T: In the 26 years I’ve been in the credit union industry, the thing that has changed so much is that most credit unions back then were still, in some form or fashion, tied to their original sponsor or were very closely aligned with workplace. Credit unions were not necessarily thinking about outside competition. We were just basically thinking, “How can I effectively get a car loan to an employee?” My first credit union served AT&T and BellSouth employees down in Miami and the goal was how to get car loans to the folks who work for BellSouth. You know, line workers are out there in vans, climbing up on telephone poles. How do we get them basic checking accounts and services like that? We didn’t necessarily think about the competition. We didn’t think about a Wells Fargo or a Bank of America, and frankly we didn’t even think about other credit unions. What I’ve seen in the past 20+ years is that credit unions have been waking up to “…Holy cow, we have to compete with everybody!” It’s funny, credit unions always used to say they don’t compete with other credit unions, but we do every single day, with every financial institution that’s out there, both traditional financial institutions and online players.
It’s caused our industry to wake up and say, “Hey, if we really want to compete, if we want to win, we’re going to have to pay attention to what the competition is doing.” I wouldn’t say that 26 years ago you heard any credit unions talking about winning. While we’re friends with a lot of folks here in town, we’re still playing to win every single day. We’re not playing for a tie by any means. There is plenty of business, but we would like to have all of the business and that’s a difference in the industry that I’ve seen over the past 26 years. Credit Unions are waking up and saying, “We’re going to have to play to win!”
You’re sitting in front of the TV. What are you watching?
T: I don’t sit in front of the TV very often. If I am, I’m typically watching…for the one thousandth time, an episode of Law and Order.
A: There’s a lot of episodes!
T: Yeah. That or watching football or basketball.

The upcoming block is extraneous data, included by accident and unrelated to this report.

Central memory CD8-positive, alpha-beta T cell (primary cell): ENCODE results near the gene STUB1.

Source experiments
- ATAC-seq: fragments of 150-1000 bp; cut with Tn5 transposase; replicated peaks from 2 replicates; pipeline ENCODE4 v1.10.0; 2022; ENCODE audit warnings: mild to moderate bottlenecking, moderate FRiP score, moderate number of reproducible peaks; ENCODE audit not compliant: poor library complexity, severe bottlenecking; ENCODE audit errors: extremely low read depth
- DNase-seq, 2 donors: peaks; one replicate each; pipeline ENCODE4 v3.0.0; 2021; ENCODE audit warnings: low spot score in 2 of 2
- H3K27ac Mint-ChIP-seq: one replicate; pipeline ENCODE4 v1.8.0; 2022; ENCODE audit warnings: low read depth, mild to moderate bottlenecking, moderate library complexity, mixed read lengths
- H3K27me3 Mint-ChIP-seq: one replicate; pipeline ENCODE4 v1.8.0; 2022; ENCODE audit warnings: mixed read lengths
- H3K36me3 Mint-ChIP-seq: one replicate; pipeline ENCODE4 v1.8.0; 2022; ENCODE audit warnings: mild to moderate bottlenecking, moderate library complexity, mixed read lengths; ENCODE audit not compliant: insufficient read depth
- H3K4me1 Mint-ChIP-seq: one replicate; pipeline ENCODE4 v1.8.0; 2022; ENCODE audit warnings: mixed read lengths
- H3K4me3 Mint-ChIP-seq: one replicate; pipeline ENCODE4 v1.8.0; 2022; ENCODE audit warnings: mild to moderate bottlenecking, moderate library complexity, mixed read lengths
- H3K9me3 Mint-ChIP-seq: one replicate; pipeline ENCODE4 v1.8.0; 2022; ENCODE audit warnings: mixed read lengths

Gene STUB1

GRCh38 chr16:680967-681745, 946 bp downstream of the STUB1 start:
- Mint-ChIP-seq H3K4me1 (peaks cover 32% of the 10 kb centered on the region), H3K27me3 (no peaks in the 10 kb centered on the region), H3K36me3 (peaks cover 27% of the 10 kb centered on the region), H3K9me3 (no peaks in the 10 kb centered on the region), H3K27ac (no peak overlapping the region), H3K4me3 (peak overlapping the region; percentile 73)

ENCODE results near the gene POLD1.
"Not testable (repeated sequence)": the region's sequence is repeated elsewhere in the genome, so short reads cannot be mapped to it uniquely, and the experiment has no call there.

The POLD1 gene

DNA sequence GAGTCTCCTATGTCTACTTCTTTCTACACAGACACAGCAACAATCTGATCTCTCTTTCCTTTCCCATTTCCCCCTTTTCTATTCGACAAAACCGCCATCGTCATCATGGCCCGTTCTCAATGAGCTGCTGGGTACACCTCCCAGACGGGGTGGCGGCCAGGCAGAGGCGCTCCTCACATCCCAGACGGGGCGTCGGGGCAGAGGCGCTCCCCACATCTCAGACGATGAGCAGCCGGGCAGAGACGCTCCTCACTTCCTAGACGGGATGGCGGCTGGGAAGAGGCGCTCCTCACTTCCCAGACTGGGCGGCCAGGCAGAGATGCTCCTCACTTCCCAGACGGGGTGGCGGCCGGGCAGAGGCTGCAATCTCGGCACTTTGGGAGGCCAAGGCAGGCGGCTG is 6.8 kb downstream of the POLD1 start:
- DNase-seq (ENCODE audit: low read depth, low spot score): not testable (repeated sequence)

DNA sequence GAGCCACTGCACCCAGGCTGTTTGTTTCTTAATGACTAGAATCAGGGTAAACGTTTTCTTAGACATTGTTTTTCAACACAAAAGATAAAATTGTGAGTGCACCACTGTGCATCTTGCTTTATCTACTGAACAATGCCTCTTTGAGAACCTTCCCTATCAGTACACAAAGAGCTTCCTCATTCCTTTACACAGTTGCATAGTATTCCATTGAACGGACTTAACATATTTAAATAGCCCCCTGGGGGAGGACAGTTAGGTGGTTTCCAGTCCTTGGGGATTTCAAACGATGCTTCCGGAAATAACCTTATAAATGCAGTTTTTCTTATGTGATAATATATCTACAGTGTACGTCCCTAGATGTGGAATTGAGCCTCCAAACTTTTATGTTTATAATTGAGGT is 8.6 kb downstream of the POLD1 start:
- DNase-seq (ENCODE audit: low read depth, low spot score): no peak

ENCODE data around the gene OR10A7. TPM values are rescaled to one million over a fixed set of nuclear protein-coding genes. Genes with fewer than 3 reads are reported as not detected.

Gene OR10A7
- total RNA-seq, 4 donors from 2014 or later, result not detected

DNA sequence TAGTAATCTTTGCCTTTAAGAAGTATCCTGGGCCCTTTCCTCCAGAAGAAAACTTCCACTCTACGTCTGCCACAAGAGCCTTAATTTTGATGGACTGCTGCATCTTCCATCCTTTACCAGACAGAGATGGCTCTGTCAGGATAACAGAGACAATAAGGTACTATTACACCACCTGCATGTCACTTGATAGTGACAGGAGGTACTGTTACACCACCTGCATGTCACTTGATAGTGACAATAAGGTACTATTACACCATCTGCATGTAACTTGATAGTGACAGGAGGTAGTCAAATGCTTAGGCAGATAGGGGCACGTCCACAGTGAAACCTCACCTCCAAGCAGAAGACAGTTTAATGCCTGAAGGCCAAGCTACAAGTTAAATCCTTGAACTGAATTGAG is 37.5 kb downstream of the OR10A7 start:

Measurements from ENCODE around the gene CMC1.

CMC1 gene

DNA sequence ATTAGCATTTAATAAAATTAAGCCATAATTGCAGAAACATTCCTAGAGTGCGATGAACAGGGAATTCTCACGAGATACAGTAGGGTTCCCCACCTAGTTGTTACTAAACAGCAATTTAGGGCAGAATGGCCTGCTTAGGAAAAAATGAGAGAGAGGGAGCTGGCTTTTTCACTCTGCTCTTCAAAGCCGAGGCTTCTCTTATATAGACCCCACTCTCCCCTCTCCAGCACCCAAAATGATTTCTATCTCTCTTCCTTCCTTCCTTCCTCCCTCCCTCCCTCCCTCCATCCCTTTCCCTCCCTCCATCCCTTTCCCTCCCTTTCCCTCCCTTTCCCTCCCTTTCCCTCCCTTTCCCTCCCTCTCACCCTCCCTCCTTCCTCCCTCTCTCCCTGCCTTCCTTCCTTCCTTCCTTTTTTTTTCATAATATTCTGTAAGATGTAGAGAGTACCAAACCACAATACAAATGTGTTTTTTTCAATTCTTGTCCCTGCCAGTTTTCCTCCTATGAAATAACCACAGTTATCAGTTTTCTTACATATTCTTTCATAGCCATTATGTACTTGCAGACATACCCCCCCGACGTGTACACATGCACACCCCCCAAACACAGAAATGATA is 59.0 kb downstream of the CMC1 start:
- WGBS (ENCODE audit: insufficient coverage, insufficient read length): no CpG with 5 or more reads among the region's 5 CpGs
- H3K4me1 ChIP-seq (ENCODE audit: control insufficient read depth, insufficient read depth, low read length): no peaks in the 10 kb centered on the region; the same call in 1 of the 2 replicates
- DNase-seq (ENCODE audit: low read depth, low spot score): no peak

If you had a time machine and you could go back and visit any year, where would you go visit for a day or two?
T: Hmm. I have never thought of that. I’d probably go back to my senior year, 1983, in my football season.
A: Was that in Colorado?
T: No, that was in Kentucky.
A: So you’re a football player?
T: I was a wide receiver.
A: Do you still occasionally throw the ball around?
T: Some of us here are getting ready to play in a spring league of old men.
A: That’s the flag football I’m guessing…
T: We’re a competitive bunch here. I did say we like to win.
A: Yes. Yes. No tackling though.
T: I wouldn’t rule that out.
A: What about you, Tansley?
TS: I would go back to the 60s and see my parents as young adults. They were hippies and they were madly in love, and I think it would be really fascinating to see that era anyway. It was a really tumultuous time. It would be historically interesting, but to see your parents as young humans might be incredible as well.
A new wave of credit decision makers is coming up now. What advice would you give them?
The advice I would give them is the kind of advice that I give our new employee orientation class. They’re not just young people there. There are some folks who have been in the work place for many years, but I would give them this advice: be very curious, be very hungry, and raise your hand and ask for opportunities to do other things. Don’t ever believe that anybody owes you anything. Everything that you can accomplish or will accomplish in your career is going to be a function of really hard work and patience (because most young folks now have no patience whatsoever). Go into it with a mindset that you’ve got to work really, really hard. Nobody owes me a darn thing. Everything I’m going to get, I’m going to get because I earned it and I have to raise my hand.
Todd’s not going to walk around and say, “Hey, you look like you would like to do something. Would you like to do something else?” It’s their responsibility to say, “I would like to learn more. I’m in the communication center on the phone, but I’m going to school right now too. I’d like to be an accountant. Can I get the opportunity to maybe spend some time over in our finance department and sit side by side, and oh by the way – not expect to be paid for it? I’m going to in my spare time. Can I go over and learn more about that department?” That’s the kind of advice I would give. I say that to my adult kids: Nobody owes you anything. You’re going to have to work hard. Never feel entitled to anything.